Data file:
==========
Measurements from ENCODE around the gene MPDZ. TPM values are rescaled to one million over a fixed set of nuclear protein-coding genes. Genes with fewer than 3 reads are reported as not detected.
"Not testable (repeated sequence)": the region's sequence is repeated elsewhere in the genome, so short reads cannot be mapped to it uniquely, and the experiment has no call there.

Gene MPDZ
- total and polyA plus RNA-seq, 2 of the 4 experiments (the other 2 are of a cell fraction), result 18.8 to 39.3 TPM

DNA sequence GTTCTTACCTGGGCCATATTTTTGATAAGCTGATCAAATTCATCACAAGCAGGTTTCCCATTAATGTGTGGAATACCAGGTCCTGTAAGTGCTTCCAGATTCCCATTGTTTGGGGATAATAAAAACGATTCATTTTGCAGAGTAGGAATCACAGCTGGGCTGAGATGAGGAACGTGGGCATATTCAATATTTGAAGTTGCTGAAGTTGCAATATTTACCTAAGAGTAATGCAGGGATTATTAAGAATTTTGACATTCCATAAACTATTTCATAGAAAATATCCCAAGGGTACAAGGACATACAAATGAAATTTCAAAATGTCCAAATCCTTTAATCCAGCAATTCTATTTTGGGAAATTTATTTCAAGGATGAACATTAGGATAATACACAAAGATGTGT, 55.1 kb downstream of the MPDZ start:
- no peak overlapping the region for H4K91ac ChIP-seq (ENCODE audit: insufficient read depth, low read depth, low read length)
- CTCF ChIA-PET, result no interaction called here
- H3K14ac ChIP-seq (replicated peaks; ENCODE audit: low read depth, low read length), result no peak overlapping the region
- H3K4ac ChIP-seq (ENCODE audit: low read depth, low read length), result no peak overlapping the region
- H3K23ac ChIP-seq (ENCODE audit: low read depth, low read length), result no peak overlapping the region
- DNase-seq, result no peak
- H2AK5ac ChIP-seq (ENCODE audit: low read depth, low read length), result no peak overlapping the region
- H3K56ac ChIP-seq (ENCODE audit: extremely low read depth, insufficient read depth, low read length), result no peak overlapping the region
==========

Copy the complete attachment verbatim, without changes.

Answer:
Measurements from ENCODE around the gene MPDZ. TPM values are rescaled to one million over a fixed set of nuclear protein-coding genes. Genes with fewer than 3 reads are reported as not detected.
"Not testable (repeated sequence)": the region's sequence is repeated elsewhere in the genome, so short reads cannot be mapped to it uniquely, and the experiment has no call there.

Gene MPDZ
- total and polyA plus RNA-seq, 2 of the 4 experiments (the other 2 are of a cell fraction), result 18.8 to 39.3 TPM

DNA sequence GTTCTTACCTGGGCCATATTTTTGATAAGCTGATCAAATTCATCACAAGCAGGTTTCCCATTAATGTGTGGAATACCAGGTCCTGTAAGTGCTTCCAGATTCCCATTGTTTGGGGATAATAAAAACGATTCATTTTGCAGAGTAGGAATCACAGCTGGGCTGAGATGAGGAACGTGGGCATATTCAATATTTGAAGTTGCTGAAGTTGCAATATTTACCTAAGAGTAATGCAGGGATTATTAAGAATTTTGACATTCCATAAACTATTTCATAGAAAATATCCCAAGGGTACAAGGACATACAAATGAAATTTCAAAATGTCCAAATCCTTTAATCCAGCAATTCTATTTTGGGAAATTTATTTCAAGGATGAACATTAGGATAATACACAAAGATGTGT, 55.1 kb downstream of the MPDZ start:
- no peak overlapping the region for H4K91ac ChIP-seq (ENCODE audit: insufficient read depth, low read depth, low read length)
- CTCF ChIA-PET, result no interaction called here
- H3K14ac ChIP-seq (replicated peaks; ENCODE audit: low read depth, low read length), result no peak overlapping the region
- H3K4ac ChIP-seq (ENCODE audit: low read depth, low read length), result no peak overlapping the region
- H3K23ac ChIP-seq (ENCODE audit: low read depth, low read length), result no peak overlapping the region
- DNase-seq, result no peak
- H2AK5ac ChIP-seq (ENCODE audit: low read depth, low read length), result no peak overlapping the region
- H3K56ac ChIP-seq (ENCODE audit: extremely low read depth, insufficient read depth, low read length), result no peak overlapping the region